Posted on October 7, 2021

Afghans or Us: Who Are the Refugees?

Jared Taylor, American Renaissance, October 7, 2021

Whites better keep moving.

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How many Afghans are coming – after the regime we supported for 20 years collapsed in 11 days? We seem to have flown out about 70,000 in those final crazy days, but where are they now?

Just last Monday there was a cheerful New York Times article about 12,600 of them living at Fort McCoy Army Base in Wisconsin. The Times says 40,000 more are at other bases around the country, and another 14,000 are on overseas US bases, waiting to come.

At Fort McCoy, the Times notes there have been outbreaks measles, mumps, rubella, polio, and about 140 cases of Covid. Men from different tribes get into fights, and there have been sexual assaults – but that’s what you expect from Afghans. A former member of the national ladies’ Paralympic basketball team is at Fort McCoy, in her wheelchair.

About half of these Afghans, says the Times, know some English, which means the rest can’t speak a word. These people are obviously not the plucky interpreters and translators who helped us spread democracy and women’s rights. Who are they?

But first, let’s talk about those interpreters and translators. They are supposed get in on Special Immigrant Visas, or SIVs. That is a special kind of visa cooked up just for Afghans, who are in danger because they worked for us. But SIVs were invented in 2009. We were dispensing the American way of life at fever pitch, but we already knew – 11 years ago – that people who worked for us would have to bugger off?

I guess so, since we had issued more than 16,000 of those visas and there were another 18,000 in the works when Kabul collapsed.

This article about Special Immigrant Visas explains the process.

It notes that it took an average of two years to grant an SIV. Why? A big reason was “the need to conduct rigorous and lengthy background checks.” You couldn’t trust Afghans even if they worked for us.

Obviously, the 70,000 Afghans, half of whom don’t speak a lick of English, along with the Paralympic basketball player, don’t have interpreter visas. So what’s their status? If you think they’re refugees or asylum seekers, you’re wrong. You don’t know half the ways to get into this country. Heck, *I* don’t know half the ways.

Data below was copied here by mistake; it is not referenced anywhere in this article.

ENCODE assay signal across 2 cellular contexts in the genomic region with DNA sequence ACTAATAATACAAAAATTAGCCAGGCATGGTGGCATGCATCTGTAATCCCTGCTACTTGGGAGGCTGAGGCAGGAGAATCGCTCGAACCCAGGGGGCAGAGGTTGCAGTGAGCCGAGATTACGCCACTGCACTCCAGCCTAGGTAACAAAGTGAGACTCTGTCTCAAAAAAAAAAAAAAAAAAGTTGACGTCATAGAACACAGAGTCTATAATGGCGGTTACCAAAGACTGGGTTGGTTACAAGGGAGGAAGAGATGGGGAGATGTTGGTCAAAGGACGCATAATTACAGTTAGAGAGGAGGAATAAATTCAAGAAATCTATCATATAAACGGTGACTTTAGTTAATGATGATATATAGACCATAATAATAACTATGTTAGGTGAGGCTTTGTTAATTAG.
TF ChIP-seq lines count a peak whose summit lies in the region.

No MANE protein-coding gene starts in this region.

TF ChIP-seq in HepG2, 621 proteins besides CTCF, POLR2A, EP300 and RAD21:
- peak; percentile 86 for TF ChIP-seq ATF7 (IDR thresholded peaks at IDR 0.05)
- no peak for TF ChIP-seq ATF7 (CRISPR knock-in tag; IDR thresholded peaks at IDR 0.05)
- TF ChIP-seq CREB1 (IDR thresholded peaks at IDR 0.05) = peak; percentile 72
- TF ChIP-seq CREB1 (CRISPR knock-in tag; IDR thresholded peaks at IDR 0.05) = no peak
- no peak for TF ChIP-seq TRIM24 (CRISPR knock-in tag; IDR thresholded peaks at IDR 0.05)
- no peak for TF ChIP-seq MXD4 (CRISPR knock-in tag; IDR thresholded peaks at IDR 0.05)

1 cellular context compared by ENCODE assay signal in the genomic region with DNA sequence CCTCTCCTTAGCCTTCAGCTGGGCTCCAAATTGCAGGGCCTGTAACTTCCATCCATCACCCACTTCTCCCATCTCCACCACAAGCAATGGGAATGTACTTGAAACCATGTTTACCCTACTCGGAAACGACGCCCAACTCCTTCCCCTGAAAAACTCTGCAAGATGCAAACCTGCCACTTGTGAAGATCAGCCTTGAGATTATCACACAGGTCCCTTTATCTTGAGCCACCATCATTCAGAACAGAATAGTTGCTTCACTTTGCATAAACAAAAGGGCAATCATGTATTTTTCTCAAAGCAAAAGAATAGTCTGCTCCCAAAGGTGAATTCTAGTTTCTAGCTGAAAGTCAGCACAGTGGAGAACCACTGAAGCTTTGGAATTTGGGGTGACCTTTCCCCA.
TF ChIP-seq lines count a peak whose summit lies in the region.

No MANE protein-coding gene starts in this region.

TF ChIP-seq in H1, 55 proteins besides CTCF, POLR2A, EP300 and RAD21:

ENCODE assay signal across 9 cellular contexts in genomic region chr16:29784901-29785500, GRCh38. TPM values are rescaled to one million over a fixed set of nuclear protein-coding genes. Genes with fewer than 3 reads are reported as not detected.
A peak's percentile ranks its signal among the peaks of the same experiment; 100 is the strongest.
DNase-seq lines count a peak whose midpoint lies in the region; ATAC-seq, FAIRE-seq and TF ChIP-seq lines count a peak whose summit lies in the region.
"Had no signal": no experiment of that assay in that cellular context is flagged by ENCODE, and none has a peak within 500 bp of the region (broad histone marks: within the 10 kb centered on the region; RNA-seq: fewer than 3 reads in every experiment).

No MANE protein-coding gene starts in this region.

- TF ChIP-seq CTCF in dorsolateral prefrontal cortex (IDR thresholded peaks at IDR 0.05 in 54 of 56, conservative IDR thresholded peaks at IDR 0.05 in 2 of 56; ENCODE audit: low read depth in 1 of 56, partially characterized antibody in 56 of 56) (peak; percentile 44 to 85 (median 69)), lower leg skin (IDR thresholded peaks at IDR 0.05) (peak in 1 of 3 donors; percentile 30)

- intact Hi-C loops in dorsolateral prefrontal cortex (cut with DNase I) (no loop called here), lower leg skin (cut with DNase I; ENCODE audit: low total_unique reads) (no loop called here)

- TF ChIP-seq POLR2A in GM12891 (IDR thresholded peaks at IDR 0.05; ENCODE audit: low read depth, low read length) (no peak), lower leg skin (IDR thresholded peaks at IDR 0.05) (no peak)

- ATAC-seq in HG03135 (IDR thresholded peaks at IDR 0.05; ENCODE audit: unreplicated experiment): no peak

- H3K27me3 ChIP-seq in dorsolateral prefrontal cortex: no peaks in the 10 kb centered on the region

As this article explains, they’re coming in under what’s called Humanitarian Parole.

That’s for when we want to get people here in a panic. As the article says, “While visa processes can take years or decades, the parole process may take days or even just hours to complete.”

I bet with Kabul going to pieces, it took just minutes to wave each Afghan on board those planes.

Instead of taking a nice, long look at them, we flew them right out, along with their measles, mumps, and polio. And, believe it or not, there is no legal definition of who gets humanitarian parole. That means the Biden folks made it up as they went along. Once parolees get here, they have two years to decide what to do.

Still, we are supposed to feel very sorry for the thousands left behind. The administration says they should go to a neighboring country and apply from there.

That won’t be easy. Pakistan, where Afghans usually run away to, has closed its border and just finished 1,640 miles of double fencing, 12 feet tall, with six feet of concertina barbed wire in between. Iran and Turkey have closed their borders and stepped up patrols. What do those countries know that we don’t?

So what happens with Afghans on parole? After they have been cured of mumps and covid, they will be turned loose. Thirty-seven states have said they will take some, but two states – South Dakota and Wyoming– said no way. Eleven states are undecided. Last week, Congress set aside $6.3 billion to ease the pain of relocation.